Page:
Geothermal Energy Pros and Cons
Note that the list is based on the two main ways we harness geothermal energy today: Electricity generation with geothermal power plants and geothermal heating and cooling systems.
See more in-depth information further down the page. Here's a short overview over the most important benefits and downsides:
Pros of Geothermal Energy
- Geothermal energy is generally considered environmentally friendly and does not cause significant amounts of pollution.
- Geothermal reservoirs are naturally replenished and therefore renewable (it is not possible to exhaust the resources).
- Massive potential – upper estimates show a worldwide potential of 2 terawatts (TW).
- Excellent for meeting the base load energy demand (as opposed to other renewables such as wind and solar).
- Great for heating and cooling – even small households can benefit.
- Harnessing geothermal energy does not involve any fuels, which means less cost fluctuations and stable electricity prices.
- Small footprint on land – can be built partially underground.
- Geothermal energy is available everywhere, although only some resources are profitably exploitable.
- Recent technological advancements (e.g. enhanced geothermal systems) have made more resources exploitable and lowered costs.
Cons of Geothermal Energy
- There are some minor environmental issues associated with geothermal power.
- Geothermal power plants can in extreme cases cause earthquakes.
- There are heavy upfront costs associated with both geothermal power plants and geothermal heating/cooling systems.
- Very location specific (most resources are simply not cost-competitive).
- Geothermal power is only sustainable (renewable) if the reservoirs are properly managed.
Advantages of Geothermal Energy
1. Environmentally Friendly
Geothermal energy is generally considered environmentally friendly. There are a few polluting aspects of harnessing geothermal energy (read more about them in the disadvantages section), but these are minor compared to the pollution associated with conventional fuel sources (e.g. coal, fossil fuels)
The carbon footprint of a geothermal power plant is minimal. Further development of our geothermal resources is considered helpful in the fight against global warming.
An average geothermal power plant releases the equivalent of 122 kg CO2 for every megawatt-hour (MWh) of electricity it generates – one eight of the carbon emissions associated with a typical coal power plant.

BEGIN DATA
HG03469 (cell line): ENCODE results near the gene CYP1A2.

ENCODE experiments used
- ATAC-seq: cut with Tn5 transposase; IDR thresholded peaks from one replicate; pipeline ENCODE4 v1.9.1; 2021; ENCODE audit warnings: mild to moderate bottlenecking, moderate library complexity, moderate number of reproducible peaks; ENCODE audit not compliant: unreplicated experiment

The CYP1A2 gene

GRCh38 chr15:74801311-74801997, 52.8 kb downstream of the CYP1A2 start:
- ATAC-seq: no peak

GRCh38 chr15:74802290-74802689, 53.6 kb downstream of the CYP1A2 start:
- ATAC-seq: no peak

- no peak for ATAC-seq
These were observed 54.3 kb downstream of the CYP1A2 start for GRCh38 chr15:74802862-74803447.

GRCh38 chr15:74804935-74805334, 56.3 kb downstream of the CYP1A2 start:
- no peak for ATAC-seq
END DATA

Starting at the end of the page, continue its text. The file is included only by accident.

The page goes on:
Geothermal reservoirs come from natural resources and are naturally replenished. Geothermal energy is therefore a renewable energy source.
Sustainable is another label used for renewable sources of energy. In other words, geothermal energy is a resource that can sustain its own consumption rate – Unlike conventional energy sources such as coal and fossil fuels. According to scientists, the energy in our geothermal reservoirs will literally last billions of years.
3. Massive Potential
Worldwide energy consumption – about 15 terawatts (TW) – is not anywhere near the amount of energy stored in earth. However, most geothermal reservoirs are not profitable and we can only utilize a small portion of the total potential. Realistic estimates for the potential of geothermal power plants vary between 0.035 to 2 TW.
Geothermal power plants across the world currently deliver about 10,715 megawatts (MW) of electricity – far less than installed geothermal heating capacity (about 28,000 MW).
Geothermal energy is a reliable source of energy. We can predict the power output of a geothermal power plant with remarkable accuracy. This is not the case with solar and wind (where weather plays a huge part in power production). Geothermal power plants are therefore excellent for meeting the base load energy demand.
Geothermal power plants have a high capacity factor – actual power output is very close to total installed capacity.
The global average power output was 73% (capacity factor) of total installed capacity in 2005, but as much as 96% has been demonstrated.
5. Great for Heating and Cooling
We need water temperatures of more than 150°C (about 300°F) or greater in order to effectively turn turbines and generate electricity with geothermal energy.